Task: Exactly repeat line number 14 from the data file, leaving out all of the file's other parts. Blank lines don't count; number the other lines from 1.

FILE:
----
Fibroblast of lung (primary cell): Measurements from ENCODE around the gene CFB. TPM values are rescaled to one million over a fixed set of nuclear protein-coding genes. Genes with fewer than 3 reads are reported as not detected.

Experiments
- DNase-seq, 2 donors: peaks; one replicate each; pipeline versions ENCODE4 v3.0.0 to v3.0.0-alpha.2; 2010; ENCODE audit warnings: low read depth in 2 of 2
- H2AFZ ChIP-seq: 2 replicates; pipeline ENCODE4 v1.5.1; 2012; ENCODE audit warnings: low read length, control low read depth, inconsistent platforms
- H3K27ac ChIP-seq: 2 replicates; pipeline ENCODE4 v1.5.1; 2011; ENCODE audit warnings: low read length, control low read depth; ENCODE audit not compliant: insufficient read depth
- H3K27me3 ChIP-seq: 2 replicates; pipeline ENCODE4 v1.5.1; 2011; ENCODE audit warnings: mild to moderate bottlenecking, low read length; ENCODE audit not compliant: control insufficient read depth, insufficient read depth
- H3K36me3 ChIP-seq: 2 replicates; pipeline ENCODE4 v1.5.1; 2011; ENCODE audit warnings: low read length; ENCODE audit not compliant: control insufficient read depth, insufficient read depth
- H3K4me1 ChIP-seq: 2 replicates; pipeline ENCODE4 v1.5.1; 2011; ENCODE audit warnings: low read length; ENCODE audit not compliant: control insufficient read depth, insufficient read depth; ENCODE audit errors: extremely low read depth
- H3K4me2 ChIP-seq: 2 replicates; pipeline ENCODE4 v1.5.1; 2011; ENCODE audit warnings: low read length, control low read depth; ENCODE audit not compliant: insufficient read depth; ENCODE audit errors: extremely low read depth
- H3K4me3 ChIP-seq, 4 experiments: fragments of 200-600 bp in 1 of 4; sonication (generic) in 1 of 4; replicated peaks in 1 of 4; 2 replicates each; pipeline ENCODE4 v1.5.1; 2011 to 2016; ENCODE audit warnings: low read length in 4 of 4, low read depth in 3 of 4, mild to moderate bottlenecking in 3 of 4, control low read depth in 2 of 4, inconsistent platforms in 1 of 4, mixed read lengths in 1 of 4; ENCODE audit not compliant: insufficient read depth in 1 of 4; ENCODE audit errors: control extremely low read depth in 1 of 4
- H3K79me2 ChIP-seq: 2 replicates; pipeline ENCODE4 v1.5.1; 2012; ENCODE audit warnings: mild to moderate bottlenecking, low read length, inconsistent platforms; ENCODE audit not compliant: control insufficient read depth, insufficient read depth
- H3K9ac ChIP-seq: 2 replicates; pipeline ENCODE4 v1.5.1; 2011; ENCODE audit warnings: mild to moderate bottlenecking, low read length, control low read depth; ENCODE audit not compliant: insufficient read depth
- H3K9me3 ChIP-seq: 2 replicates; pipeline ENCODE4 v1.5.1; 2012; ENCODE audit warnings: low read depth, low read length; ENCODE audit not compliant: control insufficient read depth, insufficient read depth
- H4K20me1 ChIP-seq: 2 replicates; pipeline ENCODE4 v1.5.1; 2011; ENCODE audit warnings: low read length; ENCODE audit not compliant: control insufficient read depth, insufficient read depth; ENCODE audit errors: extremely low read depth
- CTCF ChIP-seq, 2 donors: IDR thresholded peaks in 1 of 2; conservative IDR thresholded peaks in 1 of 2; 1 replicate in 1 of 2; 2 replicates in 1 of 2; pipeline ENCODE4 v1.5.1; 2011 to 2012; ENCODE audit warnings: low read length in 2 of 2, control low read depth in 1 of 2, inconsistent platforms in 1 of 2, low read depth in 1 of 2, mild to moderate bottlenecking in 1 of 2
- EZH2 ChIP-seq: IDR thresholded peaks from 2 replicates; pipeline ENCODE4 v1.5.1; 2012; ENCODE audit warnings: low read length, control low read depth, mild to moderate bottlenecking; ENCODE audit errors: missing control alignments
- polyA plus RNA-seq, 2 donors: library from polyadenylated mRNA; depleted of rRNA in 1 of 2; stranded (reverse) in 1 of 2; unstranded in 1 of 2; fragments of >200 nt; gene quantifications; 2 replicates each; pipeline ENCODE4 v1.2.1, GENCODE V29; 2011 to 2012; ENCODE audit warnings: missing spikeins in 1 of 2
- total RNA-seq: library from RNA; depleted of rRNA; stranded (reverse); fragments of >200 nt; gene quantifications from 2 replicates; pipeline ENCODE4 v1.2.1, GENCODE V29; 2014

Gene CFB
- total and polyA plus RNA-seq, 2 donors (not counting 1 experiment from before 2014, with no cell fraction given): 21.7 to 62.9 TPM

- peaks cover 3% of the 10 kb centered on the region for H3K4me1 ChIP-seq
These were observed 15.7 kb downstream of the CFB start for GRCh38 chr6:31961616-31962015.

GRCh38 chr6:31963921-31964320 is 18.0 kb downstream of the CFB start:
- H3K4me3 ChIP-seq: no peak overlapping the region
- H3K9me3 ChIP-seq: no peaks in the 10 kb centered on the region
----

- H4K20me1 ChIP-seq: 2 replicates; pipeline ENCODE4 v1.5.1; 2011; ENCODE audit warnings: low read length; ENCODE audit not compliant: control insufficient read depth, insufficient read depth; ENCODE audit errors: extremely low read depth